I’m on Twitter all day, so I hear from my ’90s kids a lot. It’s a wonderful way to keep in touch with my original readers. And I hear from them all day. I hear, ‘Oh thank you, I wouldn’t be a librarian today if it wasn’t for you,’ ‘Thank you, I wouldn’t be a writer today,’ ‘Thank you for getting me through a hard childhood.’ It’s very good for my ego. My wife has to keep me humble. So I love Twitter. It’s a great way to keep in touch with these people.
You just wrote your first comic book series for Marvel.
This is my lifelong dream, I’ve always wanted to write comic books. And I just did a series of comic books for Marvel called Man-Thing. It’s about this horrible swamp beast named Man-Thing and it’s a series of five. The first one’s just coming out next week. I love swamp monsters.
‘Horrible swamp beast’ sounds like a good Twitter handle. Why haven’t you written comic books before now?
No one ever asked me. And then some editor called me from Marvel and said, ‘Would you like to do something? I’ll send you over a list of characters we’re not using. They sent over this list and Man-Thing was the ugliest character they had. The most hideous thing they had, so I picked it.
Do you have any crazy stalker stories?
I have a stalker.
I have one stalker, a woman who shows up at every event, particularly in the New York area, where I also do some comedy things. And she shows up everywhere I am. She’s an orthopedic surgeon at NYU Hospital. She shows up with all this Goosebumps gear. She brings these Goosebumps things for me to sign. So she’s my stalker.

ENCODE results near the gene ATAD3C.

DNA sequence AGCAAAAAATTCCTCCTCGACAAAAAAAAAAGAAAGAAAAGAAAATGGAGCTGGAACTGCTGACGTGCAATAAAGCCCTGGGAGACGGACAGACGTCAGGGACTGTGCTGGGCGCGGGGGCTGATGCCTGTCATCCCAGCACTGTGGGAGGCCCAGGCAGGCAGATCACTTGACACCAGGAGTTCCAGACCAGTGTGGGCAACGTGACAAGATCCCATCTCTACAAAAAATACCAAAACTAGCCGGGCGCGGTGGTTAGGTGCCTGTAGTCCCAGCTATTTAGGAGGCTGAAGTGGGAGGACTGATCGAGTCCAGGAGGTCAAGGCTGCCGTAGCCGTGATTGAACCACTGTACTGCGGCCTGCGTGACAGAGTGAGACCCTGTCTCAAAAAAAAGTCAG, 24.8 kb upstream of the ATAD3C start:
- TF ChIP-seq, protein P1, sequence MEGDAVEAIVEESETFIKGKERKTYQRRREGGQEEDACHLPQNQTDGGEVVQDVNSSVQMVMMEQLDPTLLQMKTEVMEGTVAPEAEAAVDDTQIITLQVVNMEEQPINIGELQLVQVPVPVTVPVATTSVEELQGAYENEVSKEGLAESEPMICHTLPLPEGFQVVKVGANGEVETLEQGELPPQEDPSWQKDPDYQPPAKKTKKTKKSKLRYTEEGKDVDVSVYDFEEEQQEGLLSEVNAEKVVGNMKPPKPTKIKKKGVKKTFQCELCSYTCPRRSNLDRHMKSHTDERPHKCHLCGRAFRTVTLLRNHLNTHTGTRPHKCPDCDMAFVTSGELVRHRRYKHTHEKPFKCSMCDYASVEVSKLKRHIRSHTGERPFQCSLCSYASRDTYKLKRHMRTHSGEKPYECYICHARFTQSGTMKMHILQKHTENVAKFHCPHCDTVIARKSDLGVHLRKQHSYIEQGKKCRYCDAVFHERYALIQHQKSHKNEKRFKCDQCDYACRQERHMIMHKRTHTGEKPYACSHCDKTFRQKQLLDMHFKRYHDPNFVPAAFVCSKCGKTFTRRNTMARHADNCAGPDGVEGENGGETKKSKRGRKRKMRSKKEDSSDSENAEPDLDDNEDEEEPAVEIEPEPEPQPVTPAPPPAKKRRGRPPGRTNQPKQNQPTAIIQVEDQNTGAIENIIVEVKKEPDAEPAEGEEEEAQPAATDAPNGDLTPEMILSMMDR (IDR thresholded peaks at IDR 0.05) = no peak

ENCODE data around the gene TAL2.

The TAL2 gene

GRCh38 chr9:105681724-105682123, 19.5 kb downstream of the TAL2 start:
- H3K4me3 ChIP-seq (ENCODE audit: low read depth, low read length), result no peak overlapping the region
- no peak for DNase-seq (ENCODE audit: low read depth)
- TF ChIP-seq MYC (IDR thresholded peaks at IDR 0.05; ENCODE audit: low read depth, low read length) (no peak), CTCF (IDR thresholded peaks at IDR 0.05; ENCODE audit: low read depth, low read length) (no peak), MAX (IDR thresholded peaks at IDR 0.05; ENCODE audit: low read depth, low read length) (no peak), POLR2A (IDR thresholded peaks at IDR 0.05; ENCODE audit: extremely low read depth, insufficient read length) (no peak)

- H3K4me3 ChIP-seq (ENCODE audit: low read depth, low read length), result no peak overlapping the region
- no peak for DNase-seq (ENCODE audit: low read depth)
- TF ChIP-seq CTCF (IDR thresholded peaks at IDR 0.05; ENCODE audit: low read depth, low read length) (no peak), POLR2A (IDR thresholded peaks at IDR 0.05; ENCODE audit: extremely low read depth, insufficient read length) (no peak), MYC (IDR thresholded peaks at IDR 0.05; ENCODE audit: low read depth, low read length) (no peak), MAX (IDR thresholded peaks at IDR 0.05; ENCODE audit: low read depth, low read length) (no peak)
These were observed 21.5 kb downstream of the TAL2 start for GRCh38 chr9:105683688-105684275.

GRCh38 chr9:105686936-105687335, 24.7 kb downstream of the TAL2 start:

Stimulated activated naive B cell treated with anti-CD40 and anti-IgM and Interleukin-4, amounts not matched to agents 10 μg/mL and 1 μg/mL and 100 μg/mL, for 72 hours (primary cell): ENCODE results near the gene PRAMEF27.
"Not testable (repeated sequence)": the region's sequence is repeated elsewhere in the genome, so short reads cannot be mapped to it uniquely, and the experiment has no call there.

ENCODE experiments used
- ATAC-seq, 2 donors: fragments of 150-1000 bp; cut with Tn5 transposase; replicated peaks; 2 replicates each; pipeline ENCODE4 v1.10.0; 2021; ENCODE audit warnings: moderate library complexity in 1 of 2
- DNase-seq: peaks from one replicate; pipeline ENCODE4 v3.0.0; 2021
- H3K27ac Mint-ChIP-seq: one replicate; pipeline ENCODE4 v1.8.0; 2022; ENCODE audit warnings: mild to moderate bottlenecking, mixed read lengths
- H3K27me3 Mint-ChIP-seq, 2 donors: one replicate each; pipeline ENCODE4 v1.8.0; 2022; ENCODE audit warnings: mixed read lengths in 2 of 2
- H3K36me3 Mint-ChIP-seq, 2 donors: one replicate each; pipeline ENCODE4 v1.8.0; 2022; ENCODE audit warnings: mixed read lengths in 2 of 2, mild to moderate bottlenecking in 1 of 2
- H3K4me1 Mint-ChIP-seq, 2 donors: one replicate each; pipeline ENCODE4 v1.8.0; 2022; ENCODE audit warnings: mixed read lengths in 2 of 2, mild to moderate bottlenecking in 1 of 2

Right? She’s a doctor! I’m like, ‘Why aren’t you at the hospital?’
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Any restraining orders?
No, she’s not dangerous! So far! She’s a doctor! I think she’s going to end up doing my knee. [Uproarious laughter in room]
What’s the interview question that annoys you the most?
The one I get the most is ‘Where do you get your ideas?’ Authors ask it, reporters ask it, kids ask it. Everyone asks it. And the other one I hate is ‘Where do you get your inspiration?’ Someone always asks that, and I don’t really know what that means. I guess it’s the same as ‘Where do you get your ideas?’
Do you think it’s because people who aren’t creatives don’t really get the fact that you’re always kind of “on”?
Well, the thing is that kids have to write more than any living humans. … Every week they’re writing a report, they’re writing an essay. They’re forced to write. And I think they think if there’s some secret way to get ideas it will help them. And I think that’s why they ask it. But ‘Where do you get your inspiration?’ [rolls eyes] I used to say ‘greed and stupidity.’ [laughs]
I think that’s the inspiration for a lot of things. I’m still confused about your stalker. She sounds very dedicated.
In the past two or three years, there’s been only one event she didn’t show up at. So the next time I saw her, of course, I had to ask why she missed it. Turns out she had been on a two-week-long Backstreet Boys cruise.